18 April 2006

Drug Smugglers

Location: Isla de Margarita, Nueva Esparata State, Venezuela

  We had no problem getting here, but this was sure a difficult country to get out of. 

We drove the highway along the island’s Atlantic Coast and got to the airport just as the ZOOM Airlines plane was landing. Flying empty from Canada, allowed the pilot to gain time and arrive an hour and fifteen minutes ahead of schedule. Our GO Travel representatives, Stephanie and Juan were traveling home with us and warned everyone that the ‘line-up’ system that was employed in the Venezuelan airport could be confusing at times … little did we know. 

We were supposed to work our way through 3 different lines – tickets and baggage check in, airport taxation and a final inspection. These lines were supposed to be adjacent to one another and easily identifiable. The reality was, - the room was too small for the several hundred passengers being processed - the lines were not easily identifiable or separate - signage was minimal - there was insufficient staff available to handle anyone at any location – lines wove into each other – people butted in or got in the wrong lines, or didn’t have enough money for the airport tax. We finished the lineups by being body searched at the final inspection … a first for both of us.

Soon after sitting down in the loading gate area, airport staff began to announce a list of passenger names over the PA system that included about 1/3 of our  plane. These passengers were asked to report to Gate 17. 

One female passengers name was repeated, over and over, and finally her seat number was also announced – it took several calls before she finally reported in. Everyone was a little puzzled by this unusual activity but the remainder of us were eventually called for boarding.

As we sat on the plane, we learned that all those passengers who had been asked to report to Gate 17 were being re-searched a 2nd time because of images in there baggage detected by the scanning equipment. All luggage was being fully opened – authorities were looking at liquids, food, plants, anything illegal (drugs, guns)

Slowly the detained passengers loaded onto the plane … except for 4! I was seated at a window and at this point I noticed a number of airport authorities near our plane running around with clipboards or talking on radios … everyone seemed a little ‘animated’? Several members of our flight crew got off and back on the plane a number of times … and the crew that loads the baggage onto the plane were back … now why we would they be back?

Our pilot apologized for the delays and announced several times that we were still waiting for 4 passengers that should join us soon. His last message announced that …

…‘ a Canadian woman would not be allowed to leave the country. She did not want to stay alone and had requested that her husband disembark the plane and stay with her.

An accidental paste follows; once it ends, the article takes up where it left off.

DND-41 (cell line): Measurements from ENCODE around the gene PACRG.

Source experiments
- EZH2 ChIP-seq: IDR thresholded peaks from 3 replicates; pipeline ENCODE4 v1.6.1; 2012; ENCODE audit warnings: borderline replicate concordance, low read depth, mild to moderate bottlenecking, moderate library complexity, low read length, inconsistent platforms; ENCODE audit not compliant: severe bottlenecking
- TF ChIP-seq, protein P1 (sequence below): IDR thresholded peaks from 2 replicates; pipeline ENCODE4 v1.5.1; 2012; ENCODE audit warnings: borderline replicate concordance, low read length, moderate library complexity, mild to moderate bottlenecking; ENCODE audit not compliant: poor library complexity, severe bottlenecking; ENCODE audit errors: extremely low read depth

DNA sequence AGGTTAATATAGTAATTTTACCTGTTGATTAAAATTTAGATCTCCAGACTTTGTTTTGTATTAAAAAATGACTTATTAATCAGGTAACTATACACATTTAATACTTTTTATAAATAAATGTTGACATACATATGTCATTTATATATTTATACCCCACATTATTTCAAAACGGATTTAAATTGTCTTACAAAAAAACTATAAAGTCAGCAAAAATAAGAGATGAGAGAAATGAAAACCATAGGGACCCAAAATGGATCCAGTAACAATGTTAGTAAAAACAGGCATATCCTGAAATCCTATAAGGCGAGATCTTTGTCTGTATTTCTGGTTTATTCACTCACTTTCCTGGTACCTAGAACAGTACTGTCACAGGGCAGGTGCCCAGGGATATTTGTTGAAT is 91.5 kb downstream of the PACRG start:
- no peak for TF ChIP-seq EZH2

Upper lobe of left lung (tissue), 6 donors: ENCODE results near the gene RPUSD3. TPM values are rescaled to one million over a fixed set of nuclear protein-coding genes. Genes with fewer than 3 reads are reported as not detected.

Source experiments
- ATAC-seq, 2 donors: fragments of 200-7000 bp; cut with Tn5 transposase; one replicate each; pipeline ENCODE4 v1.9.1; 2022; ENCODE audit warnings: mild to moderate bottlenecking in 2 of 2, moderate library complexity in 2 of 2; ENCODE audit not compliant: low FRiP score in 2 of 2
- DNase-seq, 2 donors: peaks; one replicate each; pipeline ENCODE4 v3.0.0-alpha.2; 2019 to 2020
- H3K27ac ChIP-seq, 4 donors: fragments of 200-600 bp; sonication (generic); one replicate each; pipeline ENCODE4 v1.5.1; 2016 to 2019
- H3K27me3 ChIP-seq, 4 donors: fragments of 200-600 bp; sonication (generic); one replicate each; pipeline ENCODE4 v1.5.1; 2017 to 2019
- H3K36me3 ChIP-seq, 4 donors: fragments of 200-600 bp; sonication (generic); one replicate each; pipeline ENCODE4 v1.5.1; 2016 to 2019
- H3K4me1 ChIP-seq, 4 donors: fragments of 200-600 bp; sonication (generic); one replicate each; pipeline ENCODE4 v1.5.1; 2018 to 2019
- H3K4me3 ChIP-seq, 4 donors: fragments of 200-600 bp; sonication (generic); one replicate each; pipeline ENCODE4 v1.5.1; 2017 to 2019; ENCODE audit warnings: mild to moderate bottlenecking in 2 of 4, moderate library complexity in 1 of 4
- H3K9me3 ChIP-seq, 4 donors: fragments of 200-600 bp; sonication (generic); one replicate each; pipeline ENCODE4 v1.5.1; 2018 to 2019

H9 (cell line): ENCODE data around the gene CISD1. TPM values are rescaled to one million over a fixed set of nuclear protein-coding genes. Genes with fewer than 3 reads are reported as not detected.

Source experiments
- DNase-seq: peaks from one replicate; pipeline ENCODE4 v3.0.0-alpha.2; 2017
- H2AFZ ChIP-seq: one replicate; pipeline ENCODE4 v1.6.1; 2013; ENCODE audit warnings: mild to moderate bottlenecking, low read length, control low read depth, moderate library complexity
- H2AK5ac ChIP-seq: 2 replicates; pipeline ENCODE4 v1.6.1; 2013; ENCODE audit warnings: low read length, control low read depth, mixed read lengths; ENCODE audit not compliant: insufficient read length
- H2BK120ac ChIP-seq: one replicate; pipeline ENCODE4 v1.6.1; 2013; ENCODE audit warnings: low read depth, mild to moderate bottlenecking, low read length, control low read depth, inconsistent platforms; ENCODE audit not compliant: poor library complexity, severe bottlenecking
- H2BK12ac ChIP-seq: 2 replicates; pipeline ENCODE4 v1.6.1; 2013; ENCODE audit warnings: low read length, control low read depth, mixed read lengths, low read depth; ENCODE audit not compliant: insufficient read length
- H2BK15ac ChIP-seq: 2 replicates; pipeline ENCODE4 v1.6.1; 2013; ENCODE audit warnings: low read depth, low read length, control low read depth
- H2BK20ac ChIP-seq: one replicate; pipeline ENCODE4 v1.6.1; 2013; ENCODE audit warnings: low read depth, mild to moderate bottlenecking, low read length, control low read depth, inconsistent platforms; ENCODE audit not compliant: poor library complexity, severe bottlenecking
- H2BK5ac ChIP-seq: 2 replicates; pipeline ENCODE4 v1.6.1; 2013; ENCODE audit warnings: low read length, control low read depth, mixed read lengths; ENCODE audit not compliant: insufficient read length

Remember that baggage crew? They emptied all the loaded baggage off the plane until they located the husbands, he left to join his wife and the final 2 passengers boarded the plane, Coincidentally, one was the mother of either the wife or husband that stayed behind and the other was a brother of one or the other.

We were 1.5 hours leaving, but at least we got to go. The woman we left behind is probably in jail – most likely drugs – we heard later she screamed loudly when they approached her for the body search. Her husband is probably looking for somewhere to stay – not an easy job – Margarita Island doesn’t have a thriving rental market.  Ours was the last plane back to Canada for several months. If and when they do get clearance to leave Venezuela, they’ll have to ‘hop and skip’ their way through different countries to get home and it will be expensive. Another Canadian couple was detained and held by immigration last week – they have not been allowed to leave.

We had a smooth flight most of the way. At one point the pilot encountered some heavy turbulence and raised our flying altitude from 34 to 38000 feet. Baggage pickup and customs clearance in Montreal went quickly. The Venezuelan authorities must have communicated the details of their seizure back to Canada, because immigration diverted about ½ the passengers to a final baggage scanner. This time the inspection included us.

A bus shuttle, hotel check in, glass of wine at the bar and into our room shortly after midnight. We were supposed to arrive at 9:35. Normally, return airport processing would take 1 to 1.5 hours, so I suppose, given the circumstances we were involved in today … being only 1 hour late is not too bad! Thankfully, our drive home to Kanata the next day was once again boring and uneventful!

Crusty ... trying to smuggle drugs is a very bad idea!

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TEAM: LOAF, Crumby, Wry & Crusty